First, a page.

The Illusory Lure of “Good Governance” and the hard realities of growth in poor countries

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The ‘Good Governance’ agenda identifies a host of desirable governance goals for developing countries but its implementation and results have been very poor. An important reason is that the framework confuses means and ends, and ignores very significant historical facts about growth in the last century. Its position as the dominant consensus sets poor countries infeasible and unachievable agendas, creating dismay and disillusion, and takes our attention away from achievable and critical governance agendas. Mushtaq Khan’s presentation examines the theoretical and empirical limits of the consensus agenda and identifies the types of governance reforms that are supported by historically informed theory.

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The Illusory Lure of “Good Governance” and the hard realities of growth in poor countries

  1. 1. the illusory lure of “good governance” and the hard realities of growth in poor countries http:// mercury.soas.ac.uk/users/mk17 Mushtaq H. Khan
  2. 2. The Evolution of Governance Policy <ul><li>The post-war consensus 1945-1970s: Catching up, industrial policy and support for dictatorships: but few countries succeeded </li></ul><ul><li>The 1980s: Structural adjustment and the attack on rent seeking: even poorer results, particularly in Africa </li></ul><ul><li>The 1990s and beyond: The good governance consensus brings together NGOs, civil society, aid donors and international financial organizations </li></ul>
  3. 3. Key components of ‘good governance ’ <ul><li>Stable property rights / Low expropriation risk </li></ul><ul><li>Effective rule of law </li></ul><ul><li>Zero or very low corruption </li></ul><ul><li>Democratic accountability of government </li></ul><ul><li>Effective service delivery capacities </li></ul><ul><li>Absence of political violence </li></ul><ul><li>Free markets without privileges for any sectors </li></ul>
  4. 4. Aspirations versus Theoretical Models <ul><li>Many NGOs and developing country citizens support this agenda because they support the goals of good governance </li></ul><ul><li>But for Bretton Woods institutions and international donors, these are not just good goals, they are necessary means for accelerating development </li></ul><ul><li>Based on new theoretical models and empirical evidence that show that achieving good governance is a precondition for development </li></ul>
  5. 5. The Economic Theory Underpinning GG <ul><li>The policy support for good governance is based on a particular reading of New Institutional Economics that argues </li></ul><ul><li>i) Prosperity comes from having efficient markets </li></ul><ul><li>ii) Efficient markets require low transaction costs </li></ul><ul><li>iii) Good governance reforms lower transaction costs and are therefore necessary for an efficient market economy </li></ul>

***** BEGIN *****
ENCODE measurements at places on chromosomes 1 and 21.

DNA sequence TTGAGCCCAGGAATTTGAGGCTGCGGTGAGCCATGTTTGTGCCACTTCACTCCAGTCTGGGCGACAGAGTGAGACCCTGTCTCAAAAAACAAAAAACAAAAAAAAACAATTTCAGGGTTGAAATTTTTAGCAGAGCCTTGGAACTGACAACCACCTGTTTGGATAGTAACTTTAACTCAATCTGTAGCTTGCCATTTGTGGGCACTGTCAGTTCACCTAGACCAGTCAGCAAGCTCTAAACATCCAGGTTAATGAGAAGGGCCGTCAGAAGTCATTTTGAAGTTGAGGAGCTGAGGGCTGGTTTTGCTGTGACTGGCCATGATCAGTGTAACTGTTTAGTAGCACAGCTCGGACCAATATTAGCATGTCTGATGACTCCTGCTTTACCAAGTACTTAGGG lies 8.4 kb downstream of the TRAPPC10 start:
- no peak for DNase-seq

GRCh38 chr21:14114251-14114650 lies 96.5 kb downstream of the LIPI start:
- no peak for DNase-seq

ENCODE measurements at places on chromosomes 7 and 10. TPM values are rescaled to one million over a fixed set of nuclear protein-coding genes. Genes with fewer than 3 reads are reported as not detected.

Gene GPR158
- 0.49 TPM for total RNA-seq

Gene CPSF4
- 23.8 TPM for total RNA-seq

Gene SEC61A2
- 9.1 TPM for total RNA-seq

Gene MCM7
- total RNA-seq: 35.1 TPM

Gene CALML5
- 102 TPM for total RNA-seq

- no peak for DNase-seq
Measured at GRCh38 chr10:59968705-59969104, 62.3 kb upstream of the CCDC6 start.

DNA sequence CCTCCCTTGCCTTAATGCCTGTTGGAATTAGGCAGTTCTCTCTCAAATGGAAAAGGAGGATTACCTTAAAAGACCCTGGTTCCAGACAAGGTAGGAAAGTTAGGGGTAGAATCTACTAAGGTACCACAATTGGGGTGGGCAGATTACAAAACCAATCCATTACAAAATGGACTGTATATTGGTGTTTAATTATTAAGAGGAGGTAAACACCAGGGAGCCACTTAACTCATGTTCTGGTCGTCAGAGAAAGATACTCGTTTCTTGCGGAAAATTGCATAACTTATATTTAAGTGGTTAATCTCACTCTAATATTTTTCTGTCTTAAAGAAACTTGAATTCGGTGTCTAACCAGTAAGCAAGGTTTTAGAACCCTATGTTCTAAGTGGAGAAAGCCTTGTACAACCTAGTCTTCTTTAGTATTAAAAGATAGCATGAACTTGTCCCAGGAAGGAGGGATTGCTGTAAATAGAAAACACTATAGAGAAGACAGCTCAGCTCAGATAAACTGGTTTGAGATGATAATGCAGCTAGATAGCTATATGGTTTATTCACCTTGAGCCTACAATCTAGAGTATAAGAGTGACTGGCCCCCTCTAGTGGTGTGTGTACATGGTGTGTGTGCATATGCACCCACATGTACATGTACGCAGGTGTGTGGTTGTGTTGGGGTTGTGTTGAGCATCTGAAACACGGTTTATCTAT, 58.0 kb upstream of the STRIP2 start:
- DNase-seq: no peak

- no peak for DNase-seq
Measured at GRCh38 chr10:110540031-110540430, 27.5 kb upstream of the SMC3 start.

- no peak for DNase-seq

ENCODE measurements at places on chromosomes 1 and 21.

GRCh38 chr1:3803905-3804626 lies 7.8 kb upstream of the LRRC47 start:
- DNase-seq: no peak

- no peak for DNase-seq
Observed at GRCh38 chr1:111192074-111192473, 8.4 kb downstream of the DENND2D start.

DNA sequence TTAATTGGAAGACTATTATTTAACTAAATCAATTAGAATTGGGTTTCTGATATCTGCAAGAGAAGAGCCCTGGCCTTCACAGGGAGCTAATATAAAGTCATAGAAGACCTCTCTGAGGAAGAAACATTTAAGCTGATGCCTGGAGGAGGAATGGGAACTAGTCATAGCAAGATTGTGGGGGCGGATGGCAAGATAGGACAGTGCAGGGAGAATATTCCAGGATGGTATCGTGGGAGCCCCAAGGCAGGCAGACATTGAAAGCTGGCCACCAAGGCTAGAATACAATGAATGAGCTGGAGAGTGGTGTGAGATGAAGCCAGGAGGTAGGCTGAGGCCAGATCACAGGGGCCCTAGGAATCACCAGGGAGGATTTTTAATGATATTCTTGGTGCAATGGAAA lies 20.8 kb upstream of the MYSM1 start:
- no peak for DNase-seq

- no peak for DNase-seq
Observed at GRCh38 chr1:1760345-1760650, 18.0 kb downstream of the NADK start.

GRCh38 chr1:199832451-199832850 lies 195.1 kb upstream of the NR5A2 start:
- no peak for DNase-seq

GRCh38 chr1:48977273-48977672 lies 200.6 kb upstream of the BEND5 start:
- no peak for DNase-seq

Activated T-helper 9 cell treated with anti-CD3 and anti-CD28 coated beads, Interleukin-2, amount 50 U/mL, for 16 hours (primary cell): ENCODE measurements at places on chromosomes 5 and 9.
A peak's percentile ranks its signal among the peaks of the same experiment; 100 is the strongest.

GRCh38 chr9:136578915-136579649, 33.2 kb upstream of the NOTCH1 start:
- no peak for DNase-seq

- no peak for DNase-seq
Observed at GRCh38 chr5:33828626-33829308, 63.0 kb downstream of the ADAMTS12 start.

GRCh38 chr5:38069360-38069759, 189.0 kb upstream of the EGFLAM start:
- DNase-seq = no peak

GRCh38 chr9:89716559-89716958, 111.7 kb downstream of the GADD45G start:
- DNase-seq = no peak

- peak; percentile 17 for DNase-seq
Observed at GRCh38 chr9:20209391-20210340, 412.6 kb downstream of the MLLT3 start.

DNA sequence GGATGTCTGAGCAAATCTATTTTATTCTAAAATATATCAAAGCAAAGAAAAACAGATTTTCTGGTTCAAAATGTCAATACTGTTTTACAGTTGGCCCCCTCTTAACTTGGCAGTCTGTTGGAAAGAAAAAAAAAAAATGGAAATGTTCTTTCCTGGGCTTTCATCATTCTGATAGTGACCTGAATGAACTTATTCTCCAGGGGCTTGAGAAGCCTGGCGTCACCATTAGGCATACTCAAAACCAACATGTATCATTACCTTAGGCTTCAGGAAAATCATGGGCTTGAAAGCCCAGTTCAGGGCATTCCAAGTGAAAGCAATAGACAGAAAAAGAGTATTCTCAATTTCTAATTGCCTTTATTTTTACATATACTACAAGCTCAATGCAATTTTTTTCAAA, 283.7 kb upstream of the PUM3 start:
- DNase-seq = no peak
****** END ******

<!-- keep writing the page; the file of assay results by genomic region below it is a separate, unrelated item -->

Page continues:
6. 6. Theoretical linkages in the new consensus
  7. 7. The New Policy Agenda
  8. 8. The Governance-Growth Debates <ul><li>The debate on theory and evidence focuses on 3 questions </li></ul><ul><li>Are these institutions and their proper enforcement desirable goals or are they also necessary preconditions for development? </li></ul><ul><li>Even if in theory effective enforcement of these institutions would enhance growth, to what extent are they achievable in the typical developing country? </li></ul><ul><li>By focusing on these governance conditions, are we taking our eyes off other more important institutional rules and associated governance capabilities that are both achievable and important for growth? </li></ul>
  9. 9. Cross-Country Evidence
  10. 10. Cross-Country Evidence
  11. 11. Cross-Country Evidence
  12. 12. Cross-Country Evidence
  13. 13. Growth-Enhancing Governance versus Good Governance
  14. 14. Structural Constraints Facing Property Rights in Developing countries Stabilizing and protecting property rights is costly and assumes that most assets are already productive. Absence of tacit knowledge about modern production and associated low productivity requires business-government relationships to support ‘learning’ The demand for political redistribution outstrips supply of fiscal resources: political stability requires off-budget resource allocations (patron-client politics)
  15. 15. Stable property rights are absent in ALL developing countries
  16. 16. Achieving stable property rights across the board infeasible in developing countries Evidence from the transformational states in East Asia and China: Developmental states did not attempt to enforce all property rights equally at early stages of development Prioritized protection of rights of critical growth sectors/investors and vulnerable groups with appropriate enforcement capabilities Corrected allocations of assets that could not be corrected by inefficient markets (using land reform, land acquisition, zoning laws, often using informal processes) Institutions and politics created incentives for primitive accumulators to invest in productive activities